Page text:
Any self respecting urban resident considers his or her local café as a sort of holy grail. Regular café goers will also state, quite vehemently if pressed, that cafés are not just places to get the daily caffeine fix, but local institutions- places to meet, exchange ideas, catch up on their browsing of internet news sites, complete their university assignments and polish off a good book. And a piece of chocolate cake or two.
So I was rather alarmed when I spotted this report in the New York Times yesterday, warning of the trend of the shrinking café. The aim is to revamp the modern café with little more than a bar and a few stools, not just in one or two establishments, but all across the board. All over Europe and the US. And what justification is given for this cold and merciless doing away with café culture? The need to utilize space as efficiently as possible. Cost cutting. In other words, it simply isn’t practical having us all lounging around, treating our local coffee outlets as substitute living rooms. Many owners, especially of smaller chains, lament the way in which almost every customer without exception now brings a laptop, plugging in and taking up vast amounts of space, the scene resembling “an office without the cubicles”, as one weary manager put it in the same article. My immediate reaction to this was one of self righteous outrage, a moral objection to what these people were saying. It is one’s right, is it not, to linger for hours over a cappuccino whilst reading a book? It’s minimalism gone mad. I mean, I admit: I’m spending about $5 to stay there for two and a half hours. Not a great return economically seen for the owners. But what were they thinking when they put in those wonderfully cushy sofas and low level lighting, not to mention the sublime jazz tinkling in the background? Did they honestly think I’d want to leave?
So now, stools are in, sofas are out. It’s all about maximizing the space. No more lounging. Order your coffee, pay, drink, leave.
Another argument invariably used to support these changes really grates on my nerves: “that’s how they do it in Italy: they go to espresso bars for a quick caffeine pit stop, and leave.” Well, last time I checked, we don’t all live in sunny Milan, where life is enjoyed at a more relaxed pace and coffee is an affordable necessity. Some of us live in rushed, grey and hectic London, where cafés are about the only places left in the whole city apart from churches, parks and libraries where it is possible to find a haven of peace and quiet. Soft tinkling jazz music in the background notwithstanding. And noisy, unchecked toddlers using the sofas as obstacle courses, and the metal trays and spoons as gongs. That brings me onto my next point. Why has nobody dared address this particular scourge? People using cafés as living rooms and portable offices? Unacceptable. Screaming children throwing fits (and sometimes food)? Not a problem. And coffee in London, Seattle and Copenhagen, for example, is quite frankly too expensive to be consumed at the speed with which the Italians drink it. We need to linger over a cup for hours, or we’d be out of pocket.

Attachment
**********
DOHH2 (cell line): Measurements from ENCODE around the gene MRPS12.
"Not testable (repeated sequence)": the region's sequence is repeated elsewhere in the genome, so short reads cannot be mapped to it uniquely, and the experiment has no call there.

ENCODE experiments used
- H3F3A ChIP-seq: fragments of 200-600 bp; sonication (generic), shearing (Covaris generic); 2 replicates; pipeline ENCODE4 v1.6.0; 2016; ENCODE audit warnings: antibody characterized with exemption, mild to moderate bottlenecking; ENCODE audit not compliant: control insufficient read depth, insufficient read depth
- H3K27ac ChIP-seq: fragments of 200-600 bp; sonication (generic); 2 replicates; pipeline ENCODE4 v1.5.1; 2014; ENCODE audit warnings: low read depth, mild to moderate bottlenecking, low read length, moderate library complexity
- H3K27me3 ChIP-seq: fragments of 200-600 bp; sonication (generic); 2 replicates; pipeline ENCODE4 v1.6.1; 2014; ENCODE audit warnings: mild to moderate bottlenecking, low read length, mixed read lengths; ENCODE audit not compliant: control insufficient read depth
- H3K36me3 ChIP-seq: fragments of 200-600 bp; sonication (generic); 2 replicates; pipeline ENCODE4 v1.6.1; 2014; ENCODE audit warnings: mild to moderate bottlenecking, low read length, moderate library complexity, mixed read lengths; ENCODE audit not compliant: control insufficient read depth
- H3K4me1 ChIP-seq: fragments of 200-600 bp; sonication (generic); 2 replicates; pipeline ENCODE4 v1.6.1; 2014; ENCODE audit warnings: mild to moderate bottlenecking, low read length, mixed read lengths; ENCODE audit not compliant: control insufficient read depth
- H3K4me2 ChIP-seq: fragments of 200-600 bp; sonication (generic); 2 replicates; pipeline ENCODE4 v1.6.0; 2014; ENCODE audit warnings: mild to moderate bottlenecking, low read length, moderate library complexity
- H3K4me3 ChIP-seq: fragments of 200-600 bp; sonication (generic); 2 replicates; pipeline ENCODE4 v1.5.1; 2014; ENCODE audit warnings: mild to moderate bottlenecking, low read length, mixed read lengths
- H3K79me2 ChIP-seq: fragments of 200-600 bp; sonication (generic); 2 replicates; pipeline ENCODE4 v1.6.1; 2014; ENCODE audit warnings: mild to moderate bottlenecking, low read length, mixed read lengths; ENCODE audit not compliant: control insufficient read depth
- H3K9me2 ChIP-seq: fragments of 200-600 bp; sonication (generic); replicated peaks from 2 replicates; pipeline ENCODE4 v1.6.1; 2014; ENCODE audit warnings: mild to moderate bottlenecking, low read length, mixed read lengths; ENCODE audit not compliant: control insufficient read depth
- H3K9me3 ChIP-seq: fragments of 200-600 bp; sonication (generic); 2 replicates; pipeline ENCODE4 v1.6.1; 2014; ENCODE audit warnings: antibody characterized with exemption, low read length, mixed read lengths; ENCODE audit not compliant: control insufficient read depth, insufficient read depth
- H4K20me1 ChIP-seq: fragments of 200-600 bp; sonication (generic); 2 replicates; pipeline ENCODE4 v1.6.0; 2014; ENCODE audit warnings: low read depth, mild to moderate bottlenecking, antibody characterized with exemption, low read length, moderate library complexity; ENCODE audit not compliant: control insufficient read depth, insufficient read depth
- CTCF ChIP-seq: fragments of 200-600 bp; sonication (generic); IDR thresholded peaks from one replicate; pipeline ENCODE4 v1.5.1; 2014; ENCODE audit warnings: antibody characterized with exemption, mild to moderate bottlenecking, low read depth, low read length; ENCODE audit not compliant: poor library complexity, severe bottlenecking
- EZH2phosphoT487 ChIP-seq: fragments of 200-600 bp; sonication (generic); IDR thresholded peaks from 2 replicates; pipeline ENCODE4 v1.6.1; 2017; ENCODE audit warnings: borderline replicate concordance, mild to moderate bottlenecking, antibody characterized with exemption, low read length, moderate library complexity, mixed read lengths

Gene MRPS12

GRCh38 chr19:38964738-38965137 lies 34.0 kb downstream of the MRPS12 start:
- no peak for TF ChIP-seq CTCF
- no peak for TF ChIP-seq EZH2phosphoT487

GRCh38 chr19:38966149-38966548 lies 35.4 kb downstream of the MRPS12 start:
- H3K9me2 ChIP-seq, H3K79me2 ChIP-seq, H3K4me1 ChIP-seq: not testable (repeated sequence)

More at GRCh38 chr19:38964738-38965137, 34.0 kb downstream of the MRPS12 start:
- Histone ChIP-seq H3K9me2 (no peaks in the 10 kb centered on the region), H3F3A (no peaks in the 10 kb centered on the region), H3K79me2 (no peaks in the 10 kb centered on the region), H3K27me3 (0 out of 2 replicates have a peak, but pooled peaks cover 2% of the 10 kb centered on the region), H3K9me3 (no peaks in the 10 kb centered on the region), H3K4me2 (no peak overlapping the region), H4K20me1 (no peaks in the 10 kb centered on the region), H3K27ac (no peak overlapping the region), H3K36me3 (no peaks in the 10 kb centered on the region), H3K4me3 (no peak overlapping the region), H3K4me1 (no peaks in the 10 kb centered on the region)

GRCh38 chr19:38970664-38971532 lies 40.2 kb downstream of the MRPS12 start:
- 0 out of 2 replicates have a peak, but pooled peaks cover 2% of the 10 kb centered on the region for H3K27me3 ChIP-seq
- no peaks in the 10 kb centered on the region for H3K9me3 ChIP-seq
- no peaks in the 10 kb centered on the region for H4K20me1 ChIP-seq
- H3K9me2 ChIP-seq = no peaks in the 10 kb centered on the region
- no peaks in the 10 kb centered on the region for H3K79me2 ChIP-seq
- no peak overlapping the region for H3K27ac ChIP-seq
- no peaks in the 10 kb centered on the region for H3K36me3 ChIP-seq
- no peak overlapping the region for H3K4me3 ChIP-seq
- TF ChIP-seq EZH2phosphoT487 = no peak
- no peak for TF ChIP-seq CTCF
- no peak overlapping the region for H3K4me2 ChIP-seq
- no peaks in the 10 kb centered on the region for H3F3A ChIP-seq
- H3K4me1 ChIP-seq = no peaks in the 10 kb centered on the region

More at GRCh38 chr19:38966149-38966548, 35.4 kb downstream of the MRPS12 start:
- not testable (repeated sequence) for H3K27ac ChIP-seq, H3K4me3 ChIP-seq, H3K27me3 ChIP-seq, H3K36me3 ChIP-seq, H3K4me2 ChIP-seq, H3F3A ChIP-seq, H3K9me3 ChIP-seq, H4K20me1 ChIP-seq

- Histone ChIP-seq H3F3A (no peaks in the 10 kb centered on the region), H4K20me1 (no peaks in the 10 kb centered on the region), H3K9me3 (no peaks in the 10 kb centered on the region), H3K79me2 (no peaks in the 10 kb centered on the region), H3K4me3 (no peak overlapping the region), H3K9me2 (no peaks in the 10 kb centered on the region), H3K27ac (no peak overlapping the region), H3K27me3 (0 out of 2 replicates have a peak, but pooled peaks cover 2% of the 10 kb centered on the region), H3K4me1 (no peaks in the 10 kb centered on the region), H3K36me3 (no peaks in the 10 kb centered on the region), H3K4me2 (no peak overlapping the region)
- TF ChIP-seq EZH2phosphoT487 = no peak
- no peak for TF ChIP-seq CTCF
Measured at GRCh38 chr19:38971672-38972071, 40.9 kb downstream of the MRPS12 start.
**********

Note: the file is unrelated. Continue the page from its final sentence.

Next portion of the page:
Some cities are somewhat insulated from these issues, lounging in cafés being such a long established tradition any mention of the kinds of changes outlined above would probably provoke national riots. Spain and France come immediately to mind. Coffee in these countries comes cheap and is a fixed part of the national daily routine. Lingering is part of the continental European mentality. The Dutch are also expert lingerers, but usually only on weekends. The point is, cafés are not like regular shops, so the same economics cannot really be as easily applied. Or maybe they can, but better in some cities than in others. In places where coffee culture has only fairly recently caught on- e.g. in London- people are prepared to pay for all sorts of crazy trends. If enough beautiful young celebrities are seen sipping espressos on London pavements, then this will probably become commercially viable in no time. Ditto in the US. But people need to relax. I am positively convinced that lingering is good for one’s mental and physical well being. And if cafés are no longer there in their original forms to provide this spiritual demand, then different establishments will flourish and compete to provide it instead. Fine by the consumer. Expensive coffee, sofas and jazz music may very well turn out to have been one of the decade’s oddest trends. But the need for relaxation and time away from the demands of modern city life is most certainly here to stay. Let’s just hope those disgruntled owners take heed and keep doing what they do best: good coffee, good music, good chocolate cake.